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What is the meaning of 'on-shell' and 'off-shell'?
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This applies only to relativistic particles.
A particle of mass m is on-shell if its momentum p satisfies
p^2 (= p_0^2-p_1^2-p_2^2-p_3^2) = m^2,
and off-shell otherwise. The 'mass shell' is the manifold of
momenta p with p^2=m^2.
In vacuum, observable (i.e., physical) particles are asymptotic states
(scattering states) described (modulo unresolved mathematical
difficulties) by free fields based on the dispersion relation p^2=m^2,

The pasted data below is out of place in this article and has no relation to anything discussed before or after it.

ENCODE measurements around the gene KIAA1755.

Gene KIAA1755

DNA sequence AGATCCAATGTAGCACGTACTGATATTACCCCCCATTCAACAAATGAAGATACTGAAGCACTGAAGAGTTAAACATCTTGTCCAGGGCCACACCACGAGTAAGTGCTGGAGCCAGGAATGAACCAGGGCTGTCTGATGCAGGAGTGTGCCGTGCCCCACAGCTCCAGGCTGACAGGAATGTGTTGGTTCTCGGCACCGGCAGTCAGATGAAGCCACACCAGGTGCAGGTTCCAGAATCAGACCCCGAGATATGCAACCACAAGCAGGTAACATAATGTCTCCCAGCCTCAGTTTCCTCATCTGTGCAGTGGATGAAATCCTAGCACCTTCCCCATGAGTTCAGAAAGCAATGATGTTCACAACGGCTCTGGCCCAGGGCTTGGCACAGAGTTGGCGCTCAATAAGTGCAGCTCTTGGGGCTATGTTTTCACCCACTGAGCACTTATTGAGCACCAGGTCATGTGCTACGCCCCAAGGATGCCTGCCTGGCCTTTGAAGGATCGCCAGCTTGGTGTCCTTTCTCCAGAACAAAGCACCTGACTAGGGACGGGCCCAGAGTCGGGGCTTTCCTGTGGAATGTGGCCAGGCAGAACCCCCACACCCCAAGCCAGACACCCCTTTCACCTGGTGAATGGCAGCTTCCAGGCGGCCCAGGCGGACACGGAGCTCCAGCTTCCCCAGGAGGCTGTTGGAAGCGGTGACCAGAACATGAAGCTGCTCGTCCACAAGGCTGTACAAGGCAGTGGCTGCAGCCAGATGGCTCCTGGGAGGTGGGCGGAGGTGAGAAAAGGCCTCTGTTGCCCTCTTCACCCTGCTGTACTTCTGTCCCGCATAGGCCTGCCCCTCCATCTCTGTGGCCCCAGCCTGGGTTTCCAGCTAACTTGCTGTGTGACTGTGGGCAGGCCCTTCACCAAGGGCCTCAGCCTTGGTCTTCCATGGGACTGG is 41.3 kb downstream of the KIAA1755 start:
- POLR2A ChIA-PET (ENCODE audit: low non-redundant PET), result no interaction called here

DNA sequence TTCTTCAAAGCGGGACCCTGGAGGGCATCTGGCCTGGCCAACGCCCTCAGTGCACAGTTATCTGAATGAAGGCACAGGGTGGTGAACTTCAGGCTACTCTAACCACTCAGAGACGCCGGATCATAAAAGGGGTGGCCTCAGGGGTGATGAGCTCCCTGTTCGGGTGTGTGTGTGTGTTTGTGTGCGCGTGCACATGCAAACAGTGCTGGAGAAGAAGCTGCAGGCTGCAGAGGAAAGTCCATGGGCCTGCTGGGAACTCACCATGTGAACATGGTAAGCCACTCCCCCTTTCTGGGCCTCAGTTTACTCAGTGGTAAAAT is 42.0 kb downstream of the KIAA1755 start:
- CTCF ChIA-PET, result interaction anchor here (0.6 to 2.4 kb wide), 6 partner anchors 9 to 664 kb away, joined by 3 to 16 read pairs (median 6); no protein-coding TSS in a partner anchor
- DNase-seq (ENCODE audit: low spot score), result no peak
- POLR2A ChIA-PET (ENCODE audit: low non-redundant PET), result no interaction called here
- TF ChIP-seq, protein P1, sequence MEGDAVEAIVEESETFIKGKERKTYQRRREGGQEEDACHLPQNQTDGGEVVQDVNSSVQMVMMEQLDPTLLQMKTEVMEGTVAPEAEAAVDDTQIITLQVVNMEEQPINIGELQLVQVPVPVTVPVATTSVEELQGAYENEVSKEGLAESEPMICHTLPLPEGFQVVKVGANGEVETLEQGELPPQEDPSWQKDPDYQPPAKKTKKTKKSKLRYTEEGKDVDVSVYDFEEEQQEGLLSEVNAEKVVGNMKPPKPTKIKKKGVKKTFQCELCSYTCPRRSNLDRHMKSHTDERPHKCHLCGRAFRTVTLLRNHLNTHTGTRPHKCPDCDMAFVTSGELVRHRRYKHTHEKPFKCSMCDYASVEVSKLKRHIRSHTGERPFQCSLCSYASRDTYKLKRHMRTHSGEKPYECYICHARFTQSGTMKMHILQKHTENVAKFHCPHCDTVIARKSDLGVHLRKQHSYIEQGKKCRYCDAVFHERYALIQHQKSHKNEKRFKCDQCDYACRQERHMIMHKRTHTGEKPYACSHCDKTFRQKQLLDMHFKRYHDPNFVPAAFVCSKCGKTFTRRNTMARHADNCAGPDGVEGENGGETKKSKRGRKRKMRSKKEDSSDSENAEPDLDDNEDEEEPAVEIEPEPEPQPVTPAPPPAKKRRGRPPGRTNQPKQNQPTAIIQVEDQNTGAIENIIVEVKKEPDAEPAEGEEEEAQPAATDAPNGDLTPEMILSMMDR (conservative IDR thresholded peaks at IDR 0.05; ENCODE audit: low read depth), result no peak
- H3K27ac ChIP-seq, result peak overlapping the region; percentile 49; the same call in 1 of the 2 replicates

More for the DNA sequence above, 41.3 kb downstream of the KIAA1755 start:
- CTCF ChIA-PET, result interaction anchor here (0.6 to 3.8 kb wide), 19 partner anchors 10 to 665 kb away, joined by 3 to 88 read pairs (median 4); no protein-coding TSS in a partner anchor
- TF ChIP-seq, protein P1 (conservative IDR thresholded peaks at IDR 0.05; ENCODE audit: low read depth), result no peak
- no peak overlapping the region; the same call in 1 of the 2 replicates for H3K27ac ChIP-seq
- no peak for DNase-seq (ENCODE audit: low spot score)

and hence are necessarily on-shell. Off-shell particles only
arise in intermediate perturbative calculations; they are necessarily
'virtual'.
The situation is muddled by the fact that one has to distinguish
(formal) bare mass and (physical) dressed mass; the above is valid
only for the dressed mass.
Note that the mass shell loses its meaning in external fields
or dense media, where instead a so-called 'gap equation' appears.
In particular, in matter, particles can be off-shell in the different
sense of ''not on any mass shell'' -- due to their interaction with the
background matter; in fact, due to ''collisional broadening'',
they no longer have a well-defined mass and energy but must be
characterized by a space- and time-dependent spectral function.